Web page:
Folio Review (I got early access, and here’s what I found)

Writers feel the pain of having to sort through dozens of articles they wrote when preparing a portfolio for a client.

We can’t decide which articles best represent our works or reflect the style we brandish today.

Those are some concerns I raised when I had a chance to talk to Fay Goldstein, the founder of Folio, in mid-2023.

Fay was building an AI-powered portfolio curator that would make compiling a writer’s best and most relevant work easier.

And I was invited as one of the early testers to try Folio.

In this review, I’ll describe my experience using Folio, its strong points, and room for improvement.

What is Folio?

Folio is an online software that uses artificial intelligence to create folios based on specific tags. It helps writers and content creators curate, organize, and share their works more efficiently.

For example, you can use Folio to create separate portfolios for lifestyle, tech, health, or other subjects you wrote. Then, you send the topic-specific portfolio to clients by sharing a link that Folio generates.

Folio offers a freemium plan where writers can start curating their works, create multiple portfolios, and share them with clients. You can do these for free, but Folio charges $8 for advanced features, such as:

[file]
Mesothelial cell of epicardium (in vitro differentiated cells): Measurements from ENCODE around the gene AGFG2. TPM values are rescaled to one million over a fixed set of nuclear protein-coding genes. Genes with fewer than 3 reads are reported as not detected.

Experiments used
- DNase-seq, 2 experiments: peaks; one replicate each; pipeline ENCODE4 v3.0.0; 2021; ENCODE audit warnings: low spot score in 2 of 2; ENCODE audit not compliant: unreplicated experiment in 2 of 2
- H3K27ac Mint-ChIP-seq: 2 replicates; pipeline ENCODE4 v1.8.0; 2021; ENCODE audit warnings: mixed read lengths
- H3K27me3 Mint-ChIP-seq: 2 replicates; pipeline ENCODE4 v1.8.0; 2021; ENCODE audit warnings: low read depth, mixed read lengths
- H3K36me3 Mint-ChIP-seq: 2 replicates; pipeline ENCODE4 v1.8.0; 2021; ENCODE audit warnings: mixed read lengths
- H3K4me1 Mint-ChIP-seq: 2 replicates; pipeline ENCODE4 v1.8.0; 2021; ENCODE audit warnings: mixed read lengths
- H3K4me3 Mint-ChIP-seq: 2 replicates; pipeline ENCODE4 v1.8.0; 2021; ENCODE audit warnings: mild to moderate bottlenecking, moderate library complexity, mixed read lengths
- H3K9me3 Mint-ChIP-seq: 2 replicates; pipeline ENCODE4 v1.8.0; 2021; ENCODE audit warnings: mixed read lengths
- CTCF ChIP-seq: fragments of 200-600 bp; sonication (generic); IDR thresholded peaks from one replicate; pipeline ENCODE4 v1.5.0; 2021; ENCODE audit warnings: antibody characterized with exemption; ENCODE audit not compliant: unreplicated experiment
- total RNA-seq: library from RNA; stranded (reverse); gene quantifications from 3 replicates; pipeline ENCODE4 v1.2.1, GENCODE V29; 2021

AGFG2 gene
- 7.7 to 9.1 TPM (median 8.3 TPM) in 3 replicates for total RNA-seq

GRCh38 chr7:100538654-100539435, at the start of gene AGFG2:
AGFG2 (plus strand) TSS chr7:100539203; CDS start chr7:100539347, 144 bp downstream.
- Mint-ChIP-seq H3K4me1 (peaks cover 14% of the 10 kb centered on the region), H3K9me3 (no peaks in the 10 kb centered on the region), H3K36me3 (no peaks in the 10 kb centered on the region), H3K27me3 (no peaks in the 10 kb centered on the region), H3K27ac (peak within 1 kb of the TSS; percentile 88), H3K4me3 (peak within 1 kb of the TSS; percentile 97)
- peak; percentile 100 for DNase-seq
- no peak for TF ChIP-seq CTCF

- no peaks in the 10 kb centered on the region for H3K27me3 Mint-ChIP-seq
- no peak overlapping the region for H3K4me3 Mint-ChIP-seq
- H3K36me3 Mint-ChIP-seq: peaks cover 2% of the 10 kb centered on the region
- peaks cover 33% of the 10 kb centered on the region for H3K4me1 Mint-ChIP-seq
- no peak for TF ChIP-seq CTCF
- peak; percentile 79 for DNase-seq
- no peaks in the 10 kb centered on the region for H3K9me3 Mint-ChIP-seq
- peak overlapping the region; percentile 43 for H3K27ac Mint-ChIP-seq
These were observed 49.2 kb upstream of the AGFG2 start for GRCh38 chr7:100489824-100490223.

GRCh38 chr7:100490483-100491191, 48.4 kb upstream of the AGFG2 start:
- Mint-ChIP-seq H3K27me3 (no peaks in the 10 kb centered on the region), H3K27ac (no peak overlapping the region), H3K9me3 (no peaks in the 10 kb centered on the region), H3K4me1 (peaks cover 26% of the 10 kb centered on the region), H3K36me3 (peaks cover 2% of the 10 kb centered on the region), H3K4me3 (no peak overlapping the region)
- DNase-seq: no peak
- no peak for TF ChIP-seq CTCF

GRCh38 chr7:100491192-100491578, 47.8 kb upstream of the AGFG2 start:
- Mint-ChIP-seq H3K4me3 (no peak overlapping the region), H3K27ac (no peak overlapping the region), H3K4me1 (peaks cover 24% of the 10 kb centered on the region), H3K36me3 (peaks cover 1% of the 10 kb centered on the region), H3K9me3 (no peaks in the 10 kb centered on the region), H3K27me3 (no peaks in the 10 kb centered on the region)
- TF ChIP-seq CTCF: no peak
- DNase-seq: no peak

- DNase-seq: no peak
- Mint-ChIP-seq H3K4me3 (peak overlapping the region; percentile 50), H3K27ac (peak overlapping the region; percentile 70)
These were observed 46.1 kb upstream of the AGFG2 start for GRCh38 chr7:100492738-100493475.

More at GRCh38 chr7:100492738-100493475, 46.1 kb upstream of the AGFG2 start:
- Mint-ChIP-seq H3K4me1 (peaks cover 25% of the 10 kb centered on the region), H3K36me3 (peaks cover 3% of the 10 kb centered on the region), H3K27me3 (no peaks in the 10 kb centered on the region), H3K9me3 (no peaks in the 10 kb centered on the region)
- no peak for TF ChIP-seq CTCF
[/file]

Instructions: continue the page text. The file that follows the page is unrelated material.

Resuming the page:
• Tracking open rates.
  • Unlimited AI credits
  • Messenger and email integration

For writers who work in teams, Folio offers a custom price for a plan that provides more collaborative features.

How does Folio work?

Folio lets you create groups of topic or domain-specific portfolios in simple steps.

1. Set up your profile.

After signing up, Folio takes you through a simple setup where you indicate the persona, role, workplace, and skills that describe you.

Then, you can upload your profile photo and write a self-introduction or use Folio’s AI assistant to do that.

2. Add your works to the Vault.

The Vault is a repository that Folio uses to store all the works you uploaded. You can upload documents from your device or import published articles from URLs. Folio also supports content published on YouTube and X (formerly Twitter).

You can also add references and companies logos of clients you worked with in the Vault.

2. Fill in the details

Next, you’ll need to fill in the details before saving the curated work to the vault. If you’re importing from the web, Folio automatically analyzes and fills up the title, photo, description, types, and tags. You can change them later on if required.